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Trump prepares roughly $1.8 trillion economic relief offer to Pelosi, administration officials say

Trump prepares roughly $1.8 trillion economic relief offer to Pelosi, administration officials say

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a castle on top of a building: The White House is seen in Washington, early Tuesday, the morning after President Trump returned from the hospital where he was treated for COVID-19.


© J. Scott Applewhite
The White House is seen in Washington, early Tuesday, the morning after President Trump returned from the hospital where he was treated for COVID-19.

President Trump made the stunning announcement that he and First Lady Melania Trump had tested positive for COVID-19 early Friday, Oct. 2. Since that time, several others in Trump’s circle have tested positive for the virus. Here’s the latest about what we know:

  2:31 p.m.  

Trump won’t travel over weekend, ending Florida rally plan

By Bloomberg News

President Trump will remain at the White House this weekend, people familiar with the matter said, after he said he wanted to hold rallies in Florida and Pennsylvania despite questions over the stage of his recovery from COVID-19.

Trump, who told Fox’s Sean Hannity late Thursday that he wanted to hold rallies Saturday and Sunday, won’t travel until Monday at the earliest, said the people, who spoke on condition of anonymity.

Trump has been eager to return to the campaign trail, as Democratic nominee Joe Biden widens his lead just weeks before the Nov. 3 election. Trump has released recorded video messages saying he’s well, and his physician said in a statement Wednesday that the president had been free of symptoms for the previous 24 hours.

  2:29 p.m.  

Hope Hicks returned to the White House to help Trump – then the virus hit

By The Washington Post

When she returned to the White House on March 9 after two years away and a lucrative stint in corporate PR, Hope Hicks was supposed to be a talisman to re-create the magic of President Trump’s against-the-odds 2016 campaign.

The Russia investigation that she had been caught up in was over, the impeachment had just ended and the headlines about her

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Fed officials fear lack of stimulus will stifle the US economic recovery, according to September meeting minutes

Fed officials fear lack of stimulus will stifle the US economic recovery, according to September meeting minutes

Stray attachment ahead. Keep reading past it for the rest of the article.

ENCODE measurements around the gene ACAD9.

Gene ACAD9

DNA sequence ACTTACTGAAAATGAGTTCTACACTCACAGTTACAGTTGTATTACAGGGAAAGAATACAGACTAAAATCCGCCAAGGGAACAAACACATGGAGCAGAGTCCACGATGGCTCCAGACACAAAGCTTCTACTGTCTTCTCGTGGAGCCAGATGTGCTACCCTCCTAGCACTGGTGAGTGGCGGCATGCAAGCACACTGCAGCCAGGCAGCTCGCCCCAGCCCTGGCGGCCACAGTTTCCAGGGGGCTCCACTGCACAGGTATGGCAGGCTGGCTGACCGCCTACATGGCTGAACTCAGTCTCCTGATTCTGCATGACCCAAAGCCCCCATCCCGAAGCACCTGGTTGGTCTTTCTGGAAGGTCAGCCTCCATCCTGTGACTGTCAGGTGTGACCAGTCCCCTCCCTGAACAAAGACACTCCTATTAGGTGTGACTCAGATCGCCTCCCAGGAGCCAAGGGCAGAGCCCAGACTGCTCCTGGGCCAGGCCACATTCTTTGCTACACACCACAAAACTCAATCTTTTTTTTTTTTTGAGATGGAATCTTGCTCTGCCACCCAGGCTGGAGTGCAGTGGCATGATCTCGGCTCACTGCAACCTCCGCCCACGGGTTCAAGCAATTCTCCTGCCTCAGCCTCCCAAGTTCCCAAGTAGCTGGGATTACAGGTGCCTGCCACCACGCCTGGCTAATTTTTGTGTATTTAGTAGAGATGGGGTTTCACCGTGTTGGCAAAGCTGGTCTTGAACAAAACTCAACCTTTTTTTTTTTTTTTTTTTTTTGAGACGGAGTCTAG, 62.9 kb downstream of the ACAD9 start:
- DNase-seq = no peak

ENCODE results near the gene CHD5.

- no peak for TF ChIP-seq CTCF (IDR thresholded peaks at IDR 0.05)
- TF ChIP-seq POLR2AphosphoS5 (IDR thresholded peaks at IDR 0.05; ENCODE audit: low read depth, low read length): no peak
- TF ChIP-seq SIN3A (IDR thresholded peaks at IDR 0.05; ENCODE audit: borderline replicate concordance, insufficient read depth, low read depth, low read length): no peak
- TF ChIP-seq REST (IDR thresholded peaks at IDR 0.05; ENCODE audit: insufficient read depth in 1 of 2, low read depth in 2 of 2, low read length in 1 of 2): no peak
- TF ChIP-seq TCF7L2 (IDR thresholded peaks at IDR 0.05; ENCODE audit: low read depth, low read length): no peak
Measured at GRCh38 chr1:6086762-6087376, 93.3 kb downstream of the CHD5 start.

a man wearing a suit and tie: Getty Images / Tasos Katopodis


© Getty Images / Tasos Katopodis
Getty Images / Tasos Katopodis

  • Minutes from the Federal Open Market Committee’s September 15-16 meeting show Federal Reserve officials raising concerns that a lack of new fiscal support could hinder the US economic recovery.
  • FOMC participants “assumed the enactment of some additional policy support this year,” according to the minutes. Without such support, “the pace of the economic recovery would likely be slower,” they added.
  • The meeting came roughly three weeks before President Trump abruptly halted negotiations on a new bill, saying in a Tuesday tweet he would freeze stimulus talks until after the presidential election.
  • Some FOMC members fired back at the president’s action. Letting the economy move forward without congressional support is like “letting the forest fire just rage,” Neel Kashkari, president of the Federal Reserve Bank of Minneapolis, said Wednesday.
  • Visit the Business Insider homepage for more stories.

Federal Reserve officials raised concerns about a lack of additional fiscal stimulus during their September meeting, roughly three weeks before President Donald Trump axed negotiations for new aid.

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Minutes of the Federal Open Market Committee’s September 15-16 meeting revealed policymakers “assumed the enactment of some additional fiscal policy support this year.” Without such support from Congress, “the pace of the economic recovery would likely be slower,” according to the minutes.

The absence of new stimulus would also “exacerbate economic hardships in minority and lower-income communities,” FOMC participants added. The two groups are among those hit hardest by the virus and its economic fallout.

“For the time being, the Fed is sending the message that they have, in fact, done a lot already,” Bob Miller, BlackRock’s head of fundamental fixed income in the Americas, said. “What is clearer, however, is the committee members’ revealed preference that fiscal policy is the optimal response

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